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Fanny BinswangerHoffman

1862 – 1949

by Selma Weintraub

Fanny Binswanger Hoffman belonged to a distinguished American family with roots deep in American history. Her father, Rabbi Isidor Binswanger, was head of the Moses ben Maimon (Rambam), b. Spain, 1138Maimonides School in Philadelphia, the first Jewish institution of higher learning in the United States. Hoffman followed in her father’s footsteps, dedicating her life to Jewish education for children.

Fanny Binswanger Hoffman was born in Philadelphia in 1862 to Rabbi Binswanger and Elizabeth Sophie (Polock). As a young woman, she knew the advantages that culture could offer. Her own schooling in the United States and in Europe, her wide travels, and her deep appreciation of the best in American Jewish life helped prepare her for responsible leadership in her adult years.

While still a young woman, Fanny became the first principal of the Sunday school of the Ritual bathMikveh Israel Congregation in Philadelphia. Later she helped to found, and became the first president of, the Philadelphia branch of the National Council of Jewish Women. Her chief interest lay in working with children. A pioneer in teaching at a period when young girls were not accustomed to leaving their homes to study or work, she became one of the first Jewish female kindergarten teachers in the United States. Her love of children led her to found the Young Women’s Union of Philadelphia, later called the Jewish Neighborhood Center.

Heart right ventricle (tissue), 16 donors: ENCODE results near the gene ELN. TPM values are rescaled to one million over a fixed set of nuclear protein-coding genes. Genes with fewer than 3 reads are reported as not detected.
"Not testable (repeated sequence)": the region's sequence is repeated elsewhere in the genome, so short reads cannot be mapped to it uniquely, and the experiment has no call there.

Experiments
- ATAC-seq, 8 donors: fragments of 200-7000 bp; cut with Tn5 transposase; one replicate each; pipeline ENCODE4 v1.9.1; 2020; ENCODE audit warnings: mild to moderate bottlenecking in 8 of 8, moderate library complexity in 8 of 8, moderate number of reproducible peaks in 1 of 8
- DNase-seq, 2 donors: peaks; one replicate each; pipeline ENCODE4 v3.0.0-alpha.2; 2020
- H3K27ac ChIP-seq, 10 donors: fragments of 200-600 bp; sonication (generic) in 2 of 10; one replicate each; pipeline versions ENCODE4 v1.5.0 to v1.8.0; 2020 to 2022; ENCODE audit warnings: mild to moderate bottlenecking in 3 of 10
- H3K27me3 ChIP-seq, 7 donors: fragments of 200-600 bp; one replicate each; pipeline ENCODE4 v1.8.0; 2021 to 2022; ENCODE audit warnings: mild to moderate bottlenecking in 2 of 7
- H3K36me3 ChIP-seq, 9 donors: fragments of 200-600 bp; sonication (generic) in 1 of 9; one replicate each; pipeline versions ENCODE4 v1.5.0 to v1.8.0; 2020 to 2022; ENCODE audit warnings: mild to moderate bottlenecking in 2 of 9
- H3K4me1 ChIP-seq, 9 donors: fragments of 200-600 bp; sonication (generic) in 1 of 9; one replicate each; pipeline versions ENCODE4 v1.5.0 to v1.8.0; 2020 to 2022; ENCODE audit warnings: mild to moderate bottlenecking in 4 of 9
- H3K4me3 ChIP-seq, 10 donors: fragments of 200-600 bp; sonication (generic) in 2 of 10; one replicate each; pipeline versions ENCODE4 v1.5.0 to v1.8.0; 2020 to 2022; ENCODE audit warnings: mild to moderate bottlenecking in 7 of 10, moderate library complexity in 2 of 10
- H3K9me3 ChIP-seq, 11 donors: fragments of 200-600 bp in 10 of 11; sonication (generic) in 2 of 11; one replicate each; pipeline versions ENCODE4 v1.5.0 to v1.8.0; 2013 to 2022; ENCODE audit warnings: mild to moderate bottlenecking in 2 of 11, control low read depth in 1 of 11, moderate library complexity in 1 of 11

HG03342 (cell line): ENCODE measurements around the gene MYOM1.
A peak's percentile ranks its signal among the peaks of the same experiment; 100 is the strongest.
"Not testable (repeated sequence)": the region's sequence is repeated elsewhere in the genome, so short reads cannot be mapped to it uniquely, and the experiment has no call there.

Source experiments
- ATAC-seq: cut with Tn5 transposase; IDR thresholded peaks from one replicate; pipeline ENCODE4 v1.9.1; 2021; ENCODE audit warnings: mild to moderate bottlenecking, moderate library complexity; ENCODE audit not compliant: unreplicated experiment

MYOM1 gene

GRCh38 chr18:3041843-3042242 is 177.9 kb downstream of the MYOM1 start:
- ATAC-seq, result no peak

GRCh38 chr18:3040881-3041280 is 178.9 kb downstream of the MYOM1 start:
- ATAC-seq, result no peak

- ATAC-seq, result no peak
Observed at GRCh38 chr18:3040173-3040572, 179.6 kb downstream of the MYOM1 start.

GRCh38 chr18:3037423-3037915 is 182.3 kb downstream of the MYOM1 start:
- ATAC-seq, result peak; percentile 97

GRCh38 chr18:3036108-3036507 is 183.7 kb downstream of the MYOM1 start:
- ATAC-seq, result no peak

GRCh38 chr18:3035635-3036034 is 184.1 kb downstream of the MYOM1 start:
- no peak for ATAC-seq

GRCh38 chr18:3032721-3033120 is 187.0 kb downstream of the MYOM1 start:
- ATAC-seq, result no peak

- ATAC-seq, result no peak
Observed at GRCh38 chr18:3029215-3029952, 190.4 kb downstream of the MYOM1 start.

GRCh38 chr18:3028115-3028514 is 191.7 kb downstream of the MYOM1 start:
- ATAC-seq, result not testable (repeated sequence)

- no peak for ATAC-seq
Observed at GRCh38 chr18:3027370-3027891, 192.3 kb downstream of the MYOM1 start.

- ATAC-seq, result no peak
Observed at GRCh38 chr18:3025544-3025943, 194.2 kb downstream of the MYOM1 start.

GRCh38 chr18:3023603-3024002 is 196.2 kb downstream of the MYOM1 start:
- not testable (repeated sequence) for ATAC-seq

In Philadelphia, she met and married Charles I. Hoffman, a lawyer who later gave up the law to study for the rabbinate in England. When they returned to Philadelphia, they raised their five children in the full tradition of Judaism and gave them the finest that American educational facilities could offer.

As the second president of the National Women’s League (later, Women’s League for Conservative Judaism, Fanny Hoffman was personally selected by Mathilde Schechter, whom she had first met in England, and served from 1919 to 1928. Hoffman’s great contribution to the National Women’s League was to carry forward and expand the work begun by Mathilde Schechter and to reinforce the league’s program of Jewish education for children. By personal example, in the practice of Judaism and in her love for Jewish tradition, this “aristocrat of the spirit, whose innate fineness expressed itself in simplicity and humility,” won the allegiance of thousands of synagogue women to the National Women’s League’s aims and goals.

Fanny Binswanger Hoffman died on August 15, 1949.


National Women’s League of the United Synagogue of America. They Dared to Dream (1968); NYTimes, April 16, 1948, 19:3; Women’s League for Conservative Judaism. Seventy-Five Years of Vision and Voluntarism (1992); WWIAJ (1926).

More on Fanny Binswanger Hoffman


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Fanny Binswanger Hoffman circa 1900.
Institution: Special Collections Research Center, Temple University Libraries, Philadelphia, PA.

How to cite this page

Weintraub, Selma. "Fanny Binswanger Hoffman." Jewish Women: A Comprehensive Historical Encyclopedia. 27 February 2009. Jewish Women's Archive. (Viewed on December 11, 2019) <>.


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